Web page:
Former Governor Proud of Ohioans for Rejecting Union-Busting Law

This is a rush transcript from "On the Record," November 8, 2011. This copy may not be in its final form and may be updated.

GRETA VAN SUSTERN, FOX NEWS HOST: Now a leader of the crusade against the Ohio union-busting law, former Ohio governor, Ted Strickland, joins us. Good evening, sir. And on the one hand, you got a victory on this collective bargaining, on issue number 2. And on issue number 3, it looks like you got the flip side of the coin.

So tell me, first of all, I'm curious, on the collective bargaining, what is the governor now to do to sort of manage the budget of the state of Ohio? He can't do it via the curbing of the collective bargaining rights.

TED STRICKLAND, FORMER OHIO GOVERNOR: Well, Greta, this Senate Bill 5 had very little to do with Ohio's fiscal circumstances. It had everything to do with the attempt to consolidate political power. And I think that's why Republicans, as well as Democrats and independents, have cast the citizens' veto, because they recognize that this was an unfair piece of legislation.

And people came out across Ohio in large numbers today. I'm very proud of Ohioans. And the people have spoken, and I -- you know, the governor is going to have to decide what his response is, but I am very proud of Ohioans tonight.

VAN SUSTEREN: Are you very proud of the Ohioans that they sent a message that they don't like this health care business? Are you proud of them on that, as well?

STRICKLAND: Well, quite frankly, as -- you know, as was recently said on this program, what happens with the health care legislation will be determined by the federal courts. And so this vote in Ohio was -- was fairly meaningless in terms of its effect upon what actually happens ultimately in terms of the Affordable Care Act. And so...

VAN SUSTEREN: It may be...

STRICKLAND: So consequently, there was not a lot of effort put into this effort in Ohio. It was largely an issue that was not fought hard on either side.

VAN SUSTEREN: Well, you say it's meaningless, but I think to the many voters who voted for it, and rather overwhelmingly voted for it, it was not particularly meaningless. And it does send a signal that must be sort of rattling those people who like the national health care. I don't think it's quite as meaningless to the voters, I mean, it certainly doesn't look by the numbers.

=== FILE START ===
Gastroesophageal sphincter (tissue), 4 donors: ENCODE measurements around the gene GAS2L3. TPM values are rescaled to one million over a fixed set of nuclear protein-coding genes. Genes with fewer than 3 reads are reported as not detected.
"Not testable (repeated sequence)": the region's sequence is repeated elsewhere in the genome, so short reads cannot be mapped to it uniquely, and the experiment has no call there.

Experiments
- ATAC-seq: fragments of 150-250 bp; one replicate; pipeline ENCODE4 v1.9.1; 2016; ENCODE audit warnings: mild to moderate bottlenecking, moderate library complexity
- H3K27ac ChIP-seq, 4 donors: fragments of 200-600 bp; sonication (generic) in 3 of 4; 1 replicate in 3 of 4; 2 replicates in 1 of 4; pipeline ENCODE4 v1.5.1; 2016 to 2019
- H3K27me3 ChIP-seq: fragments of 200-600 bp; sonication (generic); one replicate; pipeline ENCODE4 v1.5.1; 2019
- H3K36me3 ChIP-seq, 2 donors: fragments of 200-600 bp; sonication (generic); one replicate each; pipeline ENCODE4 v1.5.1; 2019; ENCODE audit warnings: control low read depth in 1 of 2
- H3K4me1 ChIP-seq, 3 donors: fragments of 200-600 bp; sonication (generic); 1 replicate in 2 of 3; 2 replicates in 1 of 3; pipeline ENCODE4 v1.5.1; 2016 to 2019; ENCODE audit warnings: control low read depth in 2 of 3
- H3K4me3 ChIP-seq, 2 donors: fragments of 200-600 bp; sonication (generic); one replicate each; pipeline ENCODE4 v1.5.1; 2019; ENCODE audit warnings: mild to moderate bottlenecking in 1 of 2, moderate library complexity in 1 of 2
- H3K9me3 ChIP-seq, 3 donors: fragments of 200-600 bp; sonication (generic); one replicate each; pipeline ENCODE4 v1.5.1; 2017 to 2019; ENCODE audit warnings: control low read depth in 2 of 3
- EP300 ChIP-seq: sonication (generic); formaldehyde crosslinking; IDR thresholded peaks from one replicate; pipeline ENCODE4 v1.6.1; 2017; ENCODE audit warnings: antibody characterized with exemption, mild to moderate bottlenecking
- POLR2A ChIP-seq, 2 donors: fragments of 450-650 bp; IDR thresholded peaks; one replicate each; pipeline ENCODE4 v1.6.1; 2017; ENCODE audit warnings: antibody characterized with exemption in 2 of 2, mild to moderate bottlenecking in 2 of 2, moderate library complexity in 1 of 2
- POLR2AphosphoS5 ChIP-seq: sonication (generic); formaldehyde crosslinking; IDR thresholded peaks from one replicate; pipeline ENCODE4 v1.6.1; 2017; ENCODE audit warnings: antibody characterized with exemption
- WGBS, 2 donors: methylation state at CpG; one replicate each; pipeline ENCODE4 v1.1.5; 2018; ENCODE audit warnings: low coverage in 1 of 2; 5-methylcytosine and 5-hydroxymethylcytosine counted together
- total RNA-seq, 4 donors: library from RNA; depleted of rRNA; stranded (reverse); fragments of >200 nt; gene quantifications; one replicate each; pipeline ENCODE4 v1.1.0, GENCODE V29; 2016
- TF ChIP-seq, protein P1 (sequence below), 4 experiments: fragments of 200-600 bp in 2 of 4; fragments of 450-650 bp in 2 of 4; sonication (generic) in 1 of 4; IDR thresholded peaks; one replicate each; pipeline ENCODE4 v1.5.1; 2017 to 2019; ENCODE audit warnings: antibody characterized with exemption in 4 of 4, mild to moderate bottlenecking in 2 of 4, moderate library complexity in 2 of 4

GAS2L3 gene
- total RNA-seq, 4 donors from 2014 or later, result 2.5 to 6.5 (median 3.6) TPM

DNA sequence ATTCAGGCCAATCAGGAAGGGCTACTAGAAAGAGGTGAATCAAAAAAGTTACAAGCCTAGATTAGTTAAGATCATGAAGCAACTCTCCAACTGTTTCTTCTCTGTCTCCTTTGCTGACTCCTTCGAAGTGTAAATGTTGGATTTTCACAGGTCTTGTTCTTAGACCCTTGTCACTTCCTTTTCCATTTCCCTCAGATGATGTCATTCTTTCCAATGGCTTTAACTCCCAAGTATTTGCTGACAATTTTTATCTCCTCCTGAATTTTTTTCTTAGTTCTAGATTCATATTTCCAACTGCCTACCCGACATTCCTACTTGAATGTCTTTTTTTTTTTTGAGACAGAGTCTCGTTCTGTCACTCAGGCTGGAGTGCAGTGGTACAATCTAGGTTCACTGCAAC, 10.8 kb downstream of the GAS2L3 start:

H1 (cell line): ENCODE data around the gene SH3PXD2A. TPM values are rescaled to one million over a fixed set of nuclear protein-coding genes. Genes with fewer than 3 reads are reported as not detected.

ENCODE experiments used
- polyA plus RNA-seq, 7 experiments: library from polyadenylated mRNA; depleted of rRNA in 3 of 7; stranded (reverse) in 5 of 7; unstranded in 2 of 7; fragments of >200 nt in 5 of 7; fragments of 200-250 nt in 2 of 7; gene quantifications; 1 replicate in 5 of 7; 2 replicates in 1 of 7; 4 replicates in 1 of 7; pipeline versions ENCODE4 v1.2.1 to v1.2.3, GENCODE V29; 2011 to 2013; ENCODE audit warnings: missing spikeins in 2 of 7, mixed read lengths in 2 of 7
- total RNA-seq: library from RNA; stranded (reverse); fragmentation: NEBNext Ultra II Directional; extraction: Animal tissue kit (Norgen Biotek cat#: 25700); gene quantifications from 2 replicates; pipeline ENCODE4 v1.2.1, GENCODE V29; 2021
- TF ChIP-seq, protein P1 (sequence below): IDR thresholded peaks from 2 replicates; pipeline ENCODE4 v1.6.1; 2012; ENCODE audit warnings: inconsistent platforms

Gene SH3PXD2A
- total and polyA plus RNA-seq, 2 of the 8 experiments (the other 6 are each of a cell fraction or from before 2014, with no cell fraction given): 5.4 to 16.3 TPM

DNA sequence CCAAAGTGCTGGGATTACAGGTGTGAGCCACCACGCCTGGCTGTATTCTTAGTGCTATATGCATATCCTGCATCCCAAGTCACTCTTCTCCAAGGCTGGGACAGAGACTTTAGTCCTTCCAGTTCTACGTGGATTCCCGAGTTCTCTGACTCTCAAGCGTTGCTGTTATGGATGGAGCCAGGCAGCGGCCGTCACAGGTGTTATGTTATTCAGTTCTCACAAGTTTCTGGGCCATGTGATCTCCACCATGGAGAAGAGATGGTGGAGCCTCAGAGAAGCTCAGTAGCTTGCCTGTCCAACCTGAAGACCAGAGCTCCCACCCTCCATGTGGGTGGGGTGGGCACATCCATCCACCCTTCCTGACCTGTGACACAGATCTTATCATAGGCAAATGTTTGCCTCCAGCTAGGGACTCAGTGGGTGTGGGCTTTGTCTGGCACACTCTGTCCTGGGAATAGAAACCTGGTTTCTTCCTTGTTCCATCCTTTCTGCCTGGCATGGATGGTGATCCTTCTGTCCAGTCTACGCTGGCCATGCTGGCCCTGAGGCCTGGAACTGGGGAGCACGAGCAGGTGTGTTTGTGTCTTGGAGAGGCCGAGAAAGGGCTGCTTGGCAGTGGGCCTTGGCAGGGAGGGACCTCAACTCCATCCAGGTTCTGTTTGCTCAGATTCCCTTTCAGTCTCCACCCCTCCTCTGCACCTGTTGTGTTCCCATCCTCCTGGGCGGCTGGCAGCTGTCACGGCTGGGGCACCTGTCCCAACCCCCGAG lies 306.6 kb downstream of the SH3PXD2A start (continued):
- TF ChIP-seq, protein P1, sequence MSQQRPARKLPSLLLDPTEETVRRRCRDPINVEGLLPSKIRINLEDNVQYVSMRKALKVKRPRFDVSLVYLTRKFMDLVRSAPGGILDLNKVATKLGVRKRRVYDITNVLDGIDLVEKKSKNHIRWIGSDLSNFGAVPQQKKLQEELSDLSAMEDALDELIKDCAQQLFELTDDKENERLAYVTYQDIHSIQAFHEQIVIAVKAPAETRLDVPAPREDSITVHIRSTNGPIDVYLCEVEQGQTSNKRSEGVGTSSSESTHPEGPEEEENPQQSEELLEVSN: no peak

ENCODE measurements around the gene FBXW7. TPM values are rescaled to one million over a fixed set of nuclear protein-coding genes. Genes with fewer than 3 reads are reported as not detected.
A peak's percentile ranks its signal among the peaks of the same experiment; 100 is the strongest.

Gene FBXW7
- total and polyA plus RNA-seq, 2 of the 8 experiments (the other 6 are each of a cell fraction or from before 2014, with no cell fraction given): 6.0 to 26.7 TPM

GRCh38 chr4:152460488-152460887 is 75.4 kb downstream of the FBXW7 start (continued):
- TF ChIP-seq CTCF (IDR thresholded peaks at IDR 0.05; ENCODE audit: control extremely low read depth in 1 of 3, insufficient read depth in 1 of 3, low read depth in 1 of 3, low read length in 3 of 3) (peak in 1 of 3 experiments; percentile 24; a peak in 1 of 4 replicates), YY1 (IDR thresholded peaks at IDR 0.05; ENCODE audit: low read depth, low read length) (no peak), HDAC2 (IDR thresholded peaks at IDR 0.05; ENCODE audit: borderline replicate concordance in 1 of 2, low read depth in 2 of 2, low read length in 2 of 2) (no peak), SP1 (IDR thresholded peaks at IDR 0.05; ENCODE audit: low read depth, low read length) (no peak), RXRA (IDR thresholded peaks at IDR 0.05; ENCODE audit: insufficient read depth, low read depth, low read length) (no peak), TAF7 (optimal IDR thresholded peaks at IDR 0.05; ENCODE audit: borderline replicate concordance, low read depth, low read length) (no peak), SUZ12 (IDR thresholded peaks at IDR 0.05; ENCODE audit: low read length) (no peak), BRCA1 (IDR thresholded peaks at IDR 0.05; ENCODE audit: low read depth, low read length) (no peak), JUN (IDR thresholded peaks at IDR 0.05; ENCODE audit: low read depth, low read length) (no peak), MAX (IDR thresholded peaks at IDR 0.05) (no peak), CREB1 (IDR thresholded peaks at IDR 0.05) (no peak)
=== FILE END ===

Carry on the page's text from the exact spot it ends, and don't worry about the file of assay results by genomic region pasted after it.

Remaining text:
STRICKLAND: Well, Greta, the fact is that there was very little campaigning done on this issue. I think people voted for, you know, reasons that were perhaps not fully understood, but...

VAN SUSTEREN: Are they dumb? Are you saying that they're uninformed?

STRICKLAND: The reason there was not -- the reason there was not a real campaign on this issue is because everyone, Republicans and Democrats alike, understood that ultimately, the federal courts will decide whether or not a federal mandate regarding health care is constitutional. And so it was a symbolic victory for those opposed to the Affordable Care Act, but it really has no force of law in terms of what will actually happen in Ohio and across America as far as the mandate is concerned.

VAN SUSTEREN: You know, I don't know, Governor, if that's really fair to sort of -- you know, to sort of divide it that way. I mean, I understand sort of a split victory, but to say -- you know, to say that, you know, you're proud of Ohioans on the one hand, and then saying, Well, you know, that's, like -- it wasn't campaigned on much, they voted for it, but it's largely symbolic...


VAN SUSTEREN: I mean, I think those people were sending...

STRICKLAND: No, Greta...

VAN SUSTEREN: ... a strong message about how they felt!

STRICKLAND: Greta, please don't misunderstand me. I'm not -- I'm not saying that I'm not proud of Ohioans for everything they did tonight. They came out in large numbers. They cast their votes. But everyone knows -- people across this country knows that the real ballot in Ohio was Senate Bill 5, issue 2. Both sides joined in that debate over several months, and in overwhelming numbers, the people of Ohio said this was an unfair piece of legislation. It unfairly scapegoated public employees for an economic circumstance that they did not cause.

We know what caused this recession that we're dealing with. It was human greed, and much of that emanated from Wall Street. And the people of Ohio said, We're not going to stand by and let our nurses and teachers and firefighters and police officers be scapegoated because of a set of circumstances that they did not cause.

That's what's happened here in Ohio tonight, and that's why, you know, I think -- you know, I just -- I'm very proud of Ohioans. And you know, the fact that they voted as they did on the third issue, that was the people speaking, obviously, and I respect what they intended to say regarding that issue.

But Greta, this is a good night in Ohio, democracy in action. It's been a beautiful day, and so we're just celebrating.

VAN SUSTEREN: All right, Governor. Thank you very much. And we'll be watching Ohio. It's a big player in this -- in 2012, and it's always nice to talk to you, sir. Hope you come back.

STRICKLAND: Hey, Greta, thanks for having me. I really appreciate it very much.

VAN SUSTEREN: Thank you, sir.